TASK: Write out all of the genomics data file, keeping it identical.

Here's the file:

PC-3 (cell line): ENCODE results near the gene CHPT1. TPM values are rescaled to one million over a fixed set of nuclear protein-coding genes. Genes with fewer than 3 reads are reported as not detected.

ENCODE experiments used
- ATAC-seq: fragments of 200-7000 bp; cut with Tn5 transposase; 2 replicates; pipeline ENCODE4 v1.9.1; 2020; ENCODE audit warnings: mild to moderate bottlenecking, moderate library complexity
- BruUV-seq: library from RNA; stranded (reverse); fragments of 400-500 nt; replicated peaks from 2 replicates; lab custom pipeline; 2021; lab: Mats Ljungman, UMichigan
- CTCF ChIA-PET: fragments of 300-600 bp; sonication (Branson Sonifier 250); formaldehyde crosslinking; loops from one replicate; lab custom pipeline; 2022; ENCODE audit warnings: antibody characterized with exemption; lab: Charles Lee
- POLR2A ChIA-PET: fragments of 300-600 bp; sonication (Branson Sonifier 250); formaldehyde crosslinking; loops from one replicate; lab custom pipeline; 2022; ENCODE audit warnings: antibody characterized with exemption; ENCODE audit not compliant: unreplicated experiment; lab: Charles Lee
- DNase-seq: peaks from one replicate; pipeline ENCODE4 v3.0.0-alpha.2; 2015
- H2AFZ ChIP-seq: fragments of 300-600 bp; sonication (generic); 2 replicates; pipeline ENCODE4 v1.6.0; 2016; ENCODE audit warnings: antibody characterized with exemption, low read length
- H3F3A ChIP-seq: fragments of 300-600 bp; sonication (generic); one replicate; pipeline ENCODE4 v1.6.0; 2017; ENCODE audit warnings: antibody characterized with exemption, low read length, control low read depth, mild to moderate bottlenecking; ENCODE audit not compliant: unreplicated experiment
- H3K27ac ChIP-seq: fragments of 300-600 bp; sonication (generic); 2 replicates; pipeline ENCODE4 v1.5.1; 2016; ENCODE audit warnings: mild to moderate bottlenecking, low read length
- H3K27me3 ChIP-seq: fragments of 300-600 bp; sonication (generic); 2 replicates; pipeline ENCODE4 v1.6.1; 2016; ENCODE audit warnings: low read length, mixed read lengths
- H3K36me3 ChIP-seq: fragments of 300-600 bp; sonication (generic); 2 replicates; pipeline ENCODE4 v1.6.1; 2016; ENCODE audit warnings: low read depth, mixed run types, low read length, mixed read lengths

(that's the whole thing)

PC-3 (cell line): ENCODE results near the gene CHPT1. TPM values are rescaled to one million over a fixed set of nuclear protein-coding genes. Genes with fewer than 3 reads are reported as not detected.

ENCODE experiments used
- ATAC-seq: fragments of 200-7000 bp; cut with Tn5 transposase; 2 replicates; pipeline ENCODE4 v1.9.1; 2020; ENCODE audit warnings: mild to moderate bottlenecking, moderate library complexity
- BruUV-seq: library from RNA; stranded (reverse); fragments of 400-500 nt; replicated peaks from 2 replicates; lab custom pipeline; 2021; lab: Mats Ljungman, UMichigan
- CTCF ChIA-PET: fragments of 300-600 bp; sonication (Branson Sonifier 250); formaldehyde crosslinking; loops from one replicate; lab custom pipeline; 2022; ENCODE audit warnings: antibody characterized with exemption; lab: Charles Lee
- POLR2A ChIA-PET: fragments of 300-600 bp; sonication (Branson Sonifier 250); formaldehyde crosslinking; loops from one replicate; lab custom pipeline; 2022; ENCODE audit warnings: antibody characterized with exemption; ENCODE audit not compliant: unreplicated experiment; lab: Charles Lee
- DNase-seq: peaks from one replicate; pipeline ENCODE4 v3.0.0-alpha.2; 2015
- H2AFZ ChIP-seq: fragments of 300-600 bp; sonication (generic); 2 replicates; pipeline ENCODE4 v1.6.0; 2016; ENCODE audit warnings: antibody characterized with exemption, low read length
- H3F3A ChIP-seq: fragments of 300-600 bp; sonication (generic); one replicate; pipeline ENCODE4 v1.6.0; 2017; ENCODE audit warnings: antibody characterized with exemption, low read length, control low read depth, mild to moderate bottlenecking; ENCODE audit not compliant: unreplicated experiment
- H3K27ac ChIP-seq: fragments of 300-600 bp; sonication (generic); 2 replicates; pipeline ENCODE4 v1.5.1; 2016; ENCODE audit warnings: mild to moderate bottlenecking, low read length
- H3K27me3 ChIP-seq: fragments of 300-600 bp; sonication (generic); 2 replicates; pipeline ENCODE4 v1.6.1; 2016; ENCODE audit warnings: low read length, mixed read lengths
- H3K36me3 ChIP-seq: fragments of 300-600 bp; sonication (generic); 2 replicates; pipeline ENCODE4 v1.6.1; 2016; ENCODE audit warnings: low read depth, mixed run types, low read length, mixed read lengths